Granbury: The Lake Granbury Master Gardeners meet at 1 p.m. on the third Wednesday of each month at the Hood County Annex 1, 1410 West Pearl Street, Granbury. The public is invited to attend. There is an educational program each month preceding the business meeting. For information on topics call 817-579-3280 or visit http://www.hoodcountymastergardeners.org/.
Brownwood: Brownwood Garden Club meets the third Thursday of each month, 11:30 a.m.- 1 p.m. The club meetings are at Southside Baptist Church, 1219 Indian Creek Road, with refreshments and a speaker presentation. Visitors are welcome. For more information, email email@example.com or call 817-454-8175.
Hallettsville: The Hallettsville Garden Club meets at 2 p.m. on the third Thursday of each month from September through May, at the Hallettsville Garden and Cultural Center, 107 Fink Street, Hallettsville. Each month, the club hosts speakers that provide informative programs on a wide range of gardening subjects, and refreshments are provided by member hostesses afterwards. Visitors are welcome! Please email Sharon Harrigan at firstname.lastname@example.org for more information.
Houston: The Native Plant Society of Texas - Houston Chapter meets at 6:45 pm on the third Thursday of each month at the American Red Cross Building, 2700 Southwest Fwy. For more information about meeting presentations and native plants, visit http://npsot.org/houston.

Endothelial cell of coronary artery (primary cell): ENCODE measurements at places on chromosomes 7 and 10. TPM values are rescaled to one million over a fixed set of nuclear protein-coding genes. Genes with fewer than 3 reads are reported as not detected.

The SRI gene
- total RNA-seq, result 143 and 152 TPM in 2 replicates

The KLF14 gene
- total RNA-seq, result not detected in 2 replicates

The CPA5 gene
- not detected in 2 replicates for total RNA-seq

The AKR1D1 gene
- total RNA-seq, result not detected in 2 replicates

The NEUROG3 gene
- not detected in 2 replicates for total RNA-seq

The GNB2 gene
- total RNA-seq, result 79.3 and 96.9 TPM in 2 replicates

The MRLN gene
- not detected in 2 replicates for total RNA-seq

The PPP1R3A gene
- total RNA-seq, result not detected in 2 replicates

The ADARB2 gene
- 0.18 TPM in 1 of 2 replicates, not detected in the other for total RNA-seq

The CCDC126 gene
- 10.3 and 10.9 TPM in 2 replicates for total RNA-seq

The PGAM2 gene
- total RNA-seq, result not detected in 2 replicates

The Fannie Marchman Garden Club meets at the Mineola Civic Center, 9:30-11:30 a.m. the third Wednesday of each month from September through May. For additional information, find them on Facebook or email FannieMarchmanGardenClub@gmail.com
San Antonio: The Bexar County Master Gardeners (BCMG) meet on the third Thursday of each month at the Texas AgriLife Extension Office, 3355 Cherry Ridge Dr., Suite 208, San Antonio. During the months of Jan., March, May, July, Sep. and Nov., an evening meeting with presentation is held 6:00-8:00 p.m. During the intervening months (Feb., April, June, Aug., Oct.), afternoon educational seminars/general meetings are held from 1:00-3:00 p.m. Check http://www.bexarmg.org/ to verify meeting date for any given month, as circumstances could require a change, and to find information on the speaker and topic scheduled for each meeting.
Seguin: The Guadalupe County Master Gardeners meets at 6:30 p.m. the third Thursday of each month, at the AgriLife Building, 210 East Live Oak, Seguin. After a brief social hour, the meeting and guest speaker begins at 7 p.m. The meeting is free and open to the public. For additional information, call 830-303-3889 or visit www.guadalupecountymastergardeners.org.
Fort Worth: The Greater Fort Worth Herb Society meetings are held the third Saturday of each month at Texas Garden Club Inc, 3111 Old Garden Club Rd., Fort Worth (located next to the Fort Worth Botanic Garden), 10:00 a.m. to noon, September through June. For more information, email email@example.com.